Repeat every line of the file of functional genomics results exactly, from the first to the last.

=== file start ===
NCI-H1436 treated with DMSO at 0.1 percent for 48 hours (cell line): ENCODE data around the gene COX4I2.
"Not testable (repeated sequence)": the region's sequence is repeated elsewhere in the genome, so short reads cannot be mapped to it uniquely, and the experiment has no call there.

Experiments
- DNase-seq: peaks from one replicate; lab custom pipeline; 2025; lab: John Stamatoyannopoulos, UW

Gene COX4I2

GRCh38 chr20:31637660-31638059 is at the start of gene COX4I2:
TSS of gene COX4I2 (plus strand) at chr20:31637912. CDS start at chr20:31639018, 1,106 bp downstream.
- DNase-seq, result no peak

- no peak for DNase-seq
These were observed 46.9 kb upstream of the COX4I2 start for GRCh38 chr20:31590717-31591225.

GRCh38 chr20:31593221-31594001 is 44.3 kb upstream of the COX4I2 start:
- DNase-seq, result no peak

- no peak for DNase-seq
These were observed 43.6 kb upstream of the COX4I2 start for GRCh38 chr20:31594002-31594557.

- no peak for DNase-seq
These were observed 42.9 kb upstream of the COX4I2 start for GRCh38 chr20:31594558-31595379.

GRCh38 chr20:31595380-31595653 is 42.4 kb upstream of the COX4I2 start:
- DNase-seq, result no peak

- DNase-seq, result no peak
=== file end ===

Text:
NCI-H1436 treated with DMSO at 0.1 percent for 48 hours (cell line): ENCODE data around the gene COX4I2.
"Not testable (repeated sequence)": the region's sequence is repeated elsewhere in the genome, so short reads cannot be mapped to it uniquely, and the experiment has no call there.

Experiments
- DNase-seq: peaks from one replicate; lab custom pipeline; 2025; lab: John Stamatoyannopoulos, UW

Gene COX4I2

GRCh38 chr20:31637660-31638059 is at the start of gene COX4I2:
TSS of gene COX4I2 (plus strand) at chr20:31637912. CDS start at chr20:31639018, 1,106 bp downstream.
- DNase-seq, result no peak

- no peak for DNase-seq
These were observed 46.9 kb upstream of the COX4I2 start for GRCh38 chr20:31590717-31591225.

GRCh38 chr20:31593221-31594001 is 44.3 kb upstream of the COX4I2 start:
- DNase-seq, result no peak

- no peak for DNase-seq
These were observed 43.6 kb upstream of the COX4I2 start for GRCh38 chr20:31594002-31594557.

- no peak for DNase-seq
These were observed 42.9 kb upstream of the COX4I2 start for GRCh38 chr20:31594558-31595379.

GRCh38 chr20:31595380-31595653 is 42.4 kb upstream of the COX4I2 start:
- DNase-seq, result no peak

- DNase-seq, result no peak